As of late, I have had a lot of exposure to stand-up comedy. I have always been intrigued by this art, since I appreciate a good healthy dose of wit and I grew up watching Paula Poundstone, Lisa Lampenelli and Margaret Cho. I even toyed with the idea of trying to perform at one of these events, since I feel like I am funnier than I actually am. Since moving to Portland, I have attended countless open mics and performances and guess what: a lot of male comics still use "bitchy" women, double standards about beauty and the like and menstruation when it comes to their material ("Periods...I mean right?"). A friend of mine is also one of the only female comics I have seen on a regular basis at these open mics, which is why when I heard that the second annual Bridgetown Comedy Festival was starting today, and was being headlined by the iconic and sharp-as-a-tack Janeane Garofalo, I swooned hard.
Comedy is still very much dominated by dudes. Even in the mainstream, there is one late-night show hosted by a lady: Chelsea Lately with the sassy sailor's-mouthed Chelsea Handler. Lucky for us, Wanda Sykes is set to host her own late night show (as previously stated, we're Totally Syked). And, with the recent booming successes of Tina Fey and Amy Poehler we're obviously not at a shortage of funny ladies. But as Kate Rigg said in "A Good Offense" from our Loud Issue, "Speaking your mind is considered a male quality, and in stand-up you have to speak your mind". Some of stand-ups most outspoken are out to slay at this year's Bridgetown Comedy Festival.
Portland comedian Andy Wood put together the fest. Last year, its first, was headlined by Patton Oswalt. This year, Garofalo is at the helm, performing each of the four nights when over 120 comics will swarm Portland's Hawthorne District and try their damndest to make you laugh. Garofalo has over 20 years of stand-up and acting experience and most recently joined the cast of 24. I have always admired Garofalo because she is funny just by stating the obvious (and let's face it, for her smoking-and-saying-shit-a-lot role in "Romy and Michele's High School Reunion"). Garofalo's headlining in-and-of-itself is exciting, but there are some lesser-known ladies on this year's lineup that put any joke I've ever come up with to shame.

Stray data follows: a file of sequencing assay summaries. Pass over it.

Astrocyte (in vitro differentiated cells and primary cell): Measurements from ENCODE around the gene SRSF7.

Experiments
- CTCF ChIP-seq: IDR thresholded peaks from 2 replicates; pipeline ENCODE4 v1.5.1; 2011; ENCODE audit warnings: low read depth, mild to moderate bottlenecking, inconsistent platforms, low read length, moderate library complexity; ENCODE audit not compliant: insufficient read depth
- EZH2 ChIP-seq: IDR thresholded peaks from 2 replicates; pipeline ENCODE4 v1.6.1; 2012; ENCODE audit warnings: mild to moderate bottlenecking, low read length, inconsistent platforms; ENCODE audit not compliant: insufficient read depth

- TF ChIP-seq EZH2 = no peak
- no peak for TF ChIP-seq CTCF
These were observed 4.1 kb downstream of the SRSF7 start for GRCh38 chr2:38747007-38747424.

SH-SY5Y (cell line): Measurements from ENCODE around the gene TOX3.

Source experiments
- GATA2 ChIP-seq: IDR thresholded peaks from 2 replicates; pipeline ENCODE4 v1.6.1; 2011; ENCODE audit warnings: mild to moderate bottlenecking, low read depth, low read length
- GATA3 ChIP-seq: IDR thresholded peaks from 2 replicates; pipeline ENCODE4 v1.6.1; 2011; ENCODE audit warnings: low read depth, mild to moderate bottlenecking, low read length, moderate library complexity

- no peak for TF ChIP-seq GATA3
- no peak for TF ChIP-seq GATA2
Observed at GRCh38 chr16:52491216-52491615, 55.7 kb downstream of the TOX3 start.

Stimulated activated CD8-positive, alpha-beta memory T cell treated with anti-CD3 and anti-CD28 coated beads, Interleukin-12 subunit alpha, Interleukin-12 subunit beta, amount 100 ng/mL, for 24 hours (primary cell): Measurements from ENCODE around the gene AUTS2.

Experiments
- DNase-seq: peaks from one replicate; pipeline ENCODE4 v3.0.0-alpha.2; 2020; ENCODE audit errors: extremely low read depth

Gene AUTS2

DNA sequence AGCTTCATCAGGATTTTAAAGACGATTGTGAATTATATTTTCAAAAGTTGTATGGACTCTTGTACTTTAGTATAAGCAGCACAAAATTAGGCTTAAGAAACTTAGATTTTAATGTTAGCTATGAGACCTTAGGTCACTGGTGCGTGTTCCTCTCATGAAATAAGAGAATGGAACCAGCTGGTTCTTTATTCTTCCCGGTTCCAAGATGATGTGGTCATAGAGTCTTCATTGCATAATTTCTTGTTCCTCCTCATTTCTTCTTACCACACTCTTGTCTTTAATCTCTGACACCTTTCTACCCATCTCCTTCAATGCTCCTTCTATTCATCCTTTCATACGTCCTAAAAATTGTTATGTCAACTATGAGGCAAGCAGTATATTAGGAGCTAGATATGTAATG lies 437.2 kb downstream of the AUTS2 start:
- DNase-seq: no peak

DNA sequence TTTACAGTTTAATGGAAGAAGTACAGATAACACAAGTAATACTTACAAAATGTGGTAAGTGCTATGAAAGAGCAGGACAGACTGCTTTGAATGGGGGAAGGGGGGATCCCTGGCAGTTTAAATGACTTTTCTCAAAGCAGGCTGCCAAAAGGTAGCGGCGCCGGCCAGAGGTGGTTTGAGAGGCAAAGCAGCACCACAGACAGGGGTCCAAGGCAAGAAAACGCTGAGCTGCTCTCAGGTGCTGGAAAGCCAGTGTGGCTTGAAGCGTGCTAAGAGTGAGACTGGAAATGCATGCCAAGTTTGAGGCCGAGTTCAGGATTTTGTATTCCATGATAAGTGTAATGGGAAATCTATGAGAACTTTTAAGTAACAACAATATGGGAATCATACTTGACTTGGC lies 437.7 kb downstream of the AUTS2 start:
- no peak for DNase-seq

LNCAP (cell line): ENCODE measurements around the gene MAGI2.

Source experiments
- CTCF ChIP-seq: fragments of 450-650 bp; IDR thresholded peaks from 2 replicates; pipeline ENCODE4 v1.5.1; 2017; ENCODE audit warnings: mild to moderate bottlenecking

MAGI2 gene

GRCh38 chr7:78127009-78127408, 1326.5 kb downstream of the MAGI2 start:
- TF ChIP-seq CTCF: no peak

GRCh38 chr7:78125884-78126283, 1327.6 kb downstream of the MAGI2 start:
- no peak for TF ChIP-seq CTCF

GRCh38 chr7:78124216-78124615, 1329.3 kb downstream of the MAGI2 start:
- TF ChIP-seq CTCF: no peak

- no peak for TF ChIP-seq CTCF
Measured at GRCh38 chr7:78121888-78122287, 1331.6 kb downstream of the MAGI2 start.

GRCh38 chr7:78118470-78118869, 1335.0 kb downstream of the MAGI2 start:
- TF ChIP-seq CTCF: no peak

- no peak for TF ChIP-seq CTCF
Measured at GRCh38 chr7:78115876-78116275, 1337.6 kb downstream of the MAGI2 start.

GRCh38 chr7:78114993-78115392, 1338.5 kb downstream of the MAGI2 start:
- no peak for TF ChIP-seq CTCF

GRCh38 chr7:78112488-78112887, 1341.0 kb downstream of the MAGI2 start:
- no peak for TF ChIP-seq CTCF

Take, for example, Rylee Newton. Newton moved to L.A. from Portland years ago to do funny things like appear on Comedy Central's Premium Blend. She recently returned to Portland, and a few weeks ago, I saw her act at Silly Sundays at the Sandy Hut. Her rambling, random and audience-insulting delivery sort of made her look like a nervous amateur, but it was hysterical. A few minutes later, I had so many tears running down my face I wasn't sure if I was laughing or crying. She delved into subjects like abortion, weight issues and dating. She's side-splitting hilarious, exhibited in this Comedy Central video which contains some of the material I saw her perform recently:
Newton and Garofalo are two of less than ten women who are main performers at the festival, which is not exactly uncommon. Festivals like The Hysterical Festival and the upcoming Ladies Are Funny Festival in Austin, TX completely bypass the chance that women will be under-represented on the mic by being all-female. Bridgetown Comedy Festival is normal, in terms of its female-to-male ratios. However they're fairly fantastic for having Garofalo as their number one comic. Certainly she will not have a hard time speaking her mind. The fest is also community-conscious, hoping that they can break even and also be able to donate money to the Oregon Food Bank. Spotlighting the ladies and helping those in need? Nice work.